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Location: Anaheim, California, United States

Regular contributor ("Carson City Limits" and other content) for Random Lengths (circulation 56,000) in San Pedro, CA, 2001-present. Manga reviewer: LA Alternative (circulation 150,000), 2005-2006. Some manga reviews also ran in NY Press around this time. Entertainment reporting: Music Connection (circulation 75,000), 1983-1906. Travel writing: Oakland Tribune (1998) and Life After 50 (2006). Other bylines: Goldmine, Star Hits, Los Angeles Reader, Los Angeles Times, Long Beach Press Telegram, Blade, BAM, Daily Breeze, LA Weekly. Specializations include community news reporting, writing reviews (book, theater, concert, film, music), copywriting, resumes, editing, travel writing, publicity, screenwriting, lecturing, and content development. Education: B. A. Theater Arts, UCLA. Post-grad work, Education, Chapman University.

Thursday, March 24, 2016

What's Wrong With Radio

People with satellite radio and digital entertainment systems in their cars live a lifestyle with multiple entertainment options while driving. Those of us whose cars have entertainment technology unchanged since the twentieth century, on the other hand--we can spend our morning and evening commutes vainly searching for just one song we really want to hear.

Radio still drives record charts and sales even in the Internet age, but how can we buy the song if we never hear it and don't know it?

From the eighties to the present decade, my attempts to spend my morning with radio music are filled with commercials, yakking (yes, that's the word) and tittering DJ's, yakking and giggling callers on the station's phone lines, commercials, contests, bad jokes, news breaks, giggling and yakking newscasters, traffic reports, tittering and yakking traffic reporters, and more commercials. Changing the channel does no good--it's the same on every channel, at least every channel that plays anything resembling current popular music.

Every once in a while one incredible song makes up for all that aural clutter, but more often songs of a more ordinary everyday variety get lost in the triviality.

What's wrong with radio?  Even people with long careers as radio announcers complain:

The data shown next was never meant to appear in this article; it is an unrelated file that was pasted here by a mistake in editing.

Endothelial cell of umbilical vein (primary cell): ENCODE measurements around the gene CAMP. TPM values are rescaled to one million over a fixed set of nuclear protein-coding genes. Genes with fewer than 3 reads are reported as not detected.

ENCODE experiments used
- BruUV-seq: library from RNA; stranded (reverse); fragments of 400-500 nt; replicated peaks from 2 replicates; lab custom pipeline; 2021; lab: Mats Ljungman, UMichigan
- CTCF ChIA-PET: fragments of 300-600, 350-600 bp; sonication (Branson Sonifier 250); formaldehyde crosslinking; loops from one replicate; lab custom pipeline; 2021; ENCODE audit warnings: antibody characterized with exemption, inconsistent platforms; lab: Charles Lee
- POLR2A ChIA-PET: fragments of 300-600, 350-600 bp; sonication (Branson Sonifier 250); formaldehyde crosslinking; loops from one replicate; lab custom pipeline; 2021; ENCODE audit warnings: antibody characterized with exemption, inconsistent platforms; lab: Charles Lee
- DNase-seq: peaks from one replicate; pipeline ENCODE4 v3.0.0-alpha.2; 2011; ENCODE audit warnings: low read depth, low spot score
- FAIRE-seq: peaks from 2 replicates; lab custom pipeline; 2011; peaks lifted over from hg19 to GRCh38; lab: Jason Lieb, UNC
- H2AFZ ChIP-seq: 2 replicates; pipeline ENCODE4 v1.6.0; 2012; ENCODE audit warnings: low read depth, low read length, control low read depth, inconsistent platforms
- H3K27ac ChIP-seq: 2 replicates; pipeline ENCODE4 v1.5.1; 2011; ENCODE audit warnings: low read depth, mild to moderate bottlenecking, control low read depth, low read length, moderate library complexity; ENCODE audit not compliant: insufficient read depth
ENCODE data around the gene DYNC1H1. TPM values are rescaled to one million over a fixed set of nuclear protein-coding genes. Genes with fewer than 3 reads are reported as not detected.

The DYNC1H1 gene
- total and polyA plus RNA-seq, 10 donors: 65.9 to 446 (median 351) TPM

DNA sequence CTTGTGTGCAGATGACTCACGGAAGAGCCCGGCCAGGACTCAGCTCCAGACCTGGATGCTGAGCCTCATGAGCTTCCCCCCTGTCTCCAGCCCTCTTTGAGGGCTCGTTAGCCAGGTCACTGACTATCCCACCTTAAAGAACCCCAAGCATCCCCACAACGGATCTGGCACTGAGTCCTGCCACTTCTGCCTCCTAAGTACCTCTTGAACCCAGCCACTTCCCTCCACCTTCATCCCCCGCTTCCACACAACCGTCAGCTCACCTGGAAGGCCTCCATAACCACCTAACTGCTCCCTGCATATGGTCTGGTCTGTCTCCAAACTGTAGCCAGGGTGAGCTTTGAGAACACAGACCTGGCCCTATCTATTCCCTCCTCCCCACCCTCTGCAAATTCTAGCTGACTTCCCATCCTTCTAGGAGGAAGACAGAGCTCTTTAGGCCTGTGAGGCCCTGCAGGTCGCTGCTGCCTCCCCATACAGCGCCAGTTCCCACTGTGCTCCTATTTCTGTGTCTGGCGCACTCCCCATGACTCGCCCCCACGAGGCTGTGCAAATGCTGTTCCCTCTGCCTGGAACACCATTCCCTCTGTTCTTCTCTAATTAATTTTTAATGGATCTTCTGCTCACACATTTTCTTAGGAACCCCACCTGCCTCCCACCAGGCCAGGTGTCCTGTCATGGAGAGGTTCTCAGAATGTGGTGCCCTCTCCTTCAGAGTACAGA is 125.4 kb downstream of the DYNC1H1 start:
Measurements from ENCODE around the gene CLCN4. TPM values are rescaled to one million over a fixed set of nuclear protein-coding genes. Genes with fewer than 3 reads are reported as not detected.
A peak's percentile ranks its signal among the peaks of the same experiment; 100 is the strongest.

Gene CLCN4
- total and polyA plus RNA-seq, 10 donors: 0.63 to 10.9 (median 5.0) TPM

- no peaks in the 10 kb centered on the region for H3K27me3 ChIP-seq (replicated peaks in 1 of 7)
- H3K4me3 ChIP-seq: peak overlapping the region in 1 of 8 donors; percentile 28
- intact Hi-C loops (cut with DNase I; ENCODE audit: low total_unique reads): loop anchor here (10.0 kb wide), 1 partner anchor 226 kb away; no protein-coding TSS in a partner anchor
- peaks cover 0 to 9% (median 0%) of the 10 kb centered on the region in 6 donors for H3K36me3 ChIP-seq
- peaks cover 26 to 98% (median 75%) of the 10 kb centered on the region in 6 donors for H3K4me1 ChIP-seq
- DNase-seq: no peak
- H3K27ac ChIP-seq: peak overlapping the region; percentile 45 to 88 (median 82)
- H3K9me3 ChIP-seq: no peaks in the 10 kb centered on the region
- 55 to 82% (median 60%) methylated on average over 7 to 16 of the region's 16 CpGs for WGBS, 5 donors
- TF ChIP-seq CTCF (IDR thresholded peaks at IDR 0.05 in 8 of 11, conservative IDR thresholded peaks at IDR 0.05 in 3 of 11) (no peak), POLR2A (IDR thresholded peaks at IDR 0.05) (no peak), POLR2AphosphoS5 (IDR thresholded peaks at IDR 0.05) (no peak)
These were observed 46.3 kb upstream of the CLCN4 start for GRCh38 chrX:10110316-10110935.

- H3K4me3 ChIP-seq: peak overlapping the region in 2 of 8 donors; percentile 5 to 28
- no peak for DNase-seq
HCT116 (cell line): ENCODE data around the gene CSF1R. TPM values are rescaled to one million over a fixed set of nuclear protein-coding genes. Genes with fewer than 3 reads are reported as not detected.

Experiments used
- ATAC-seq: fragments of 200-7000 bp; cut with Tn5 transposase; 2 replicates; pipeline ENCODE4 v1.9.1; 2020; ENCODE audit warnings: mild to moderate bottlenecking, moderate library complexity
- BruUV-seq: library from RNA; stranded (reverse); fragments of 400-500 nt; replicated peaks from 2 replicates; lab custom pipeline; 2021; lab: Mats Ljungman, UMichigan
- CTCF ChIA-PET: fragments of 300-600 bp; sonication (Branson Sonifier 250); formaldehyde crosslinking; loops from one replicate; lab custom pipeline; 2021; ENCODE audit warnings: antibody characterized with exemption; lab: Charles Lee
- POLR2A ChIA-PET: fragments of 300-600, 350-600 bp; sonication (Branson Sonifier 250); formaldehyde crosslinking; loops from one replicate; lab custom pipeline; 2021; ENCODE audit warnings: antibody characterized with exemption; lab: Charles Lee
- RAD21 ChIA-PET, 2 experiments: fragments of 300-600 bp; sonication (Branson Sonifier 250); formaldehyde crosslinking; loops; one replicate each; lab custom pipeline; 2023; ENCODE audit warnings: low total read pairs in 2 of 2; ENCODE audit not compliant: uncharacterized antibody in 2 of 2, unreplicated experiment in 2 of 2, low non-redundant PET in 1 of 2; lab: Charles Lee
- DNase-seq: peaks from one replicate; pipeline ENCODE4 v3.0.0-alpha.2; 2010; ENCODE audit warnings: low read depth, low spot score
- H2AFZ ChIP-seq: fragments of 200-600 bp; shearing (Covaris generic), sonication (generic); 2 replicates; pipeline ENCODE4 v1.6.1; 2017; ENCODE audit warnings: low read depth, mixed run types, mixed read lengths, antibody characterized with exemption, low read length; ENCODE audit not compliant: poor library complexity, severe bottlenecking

"I think the public is a lot more intelligent than ... radio stations give them credit for."  - Dusty Street

"When you lose ... creative interpretation ... you get the radio we have today, a uniform type of audio soma calculated to garner the highest ratings by the lowest common denominator."  - Jim Ladd

"I can think of a half dozen cases of a successful format that brought in audiences and pleased advertisers but was killed by management or ownership, who thought it was, too, whatever. A less adventurous format may please advertisers and owners as being safe and conventional, but the audience doesn't respond." - Bill Bishop

"Rick Carroll is an exception because he was an air talent before he was a consultant [but generally] a program consultant is someone who'll borrow your watch to tell you what the time is ... When I was at KZOZ in San Luis Obsipo [program consultant] Mark Driscoll let his tastes interfere all the time. He would not listen to request lines. He would not listen to the letters we got. He would not listen to people in clubs or on the street. He only listened to himself ... We were not allowed to play the Go-go's, they were soft, wimpy, when we were playing the Little River Band every one hour and forty-five minutes." - Richard Blade

"And then they changed the format, which they often do when something is working." - Rachel Donahue

Even songs complain about radio:

"Hang the DJ because the music that they constantly play, it says nothing to me about my life." - Morrisey, "Hang the DJ"

"Radio is in the hands of such a lot of fools, trying to anesthetize the way that you feel." - Elvis Costello, "Radio, Radio"

"I get tired of DJ's, why is it always what he plays?" - Joe Jackson, "Slow Song"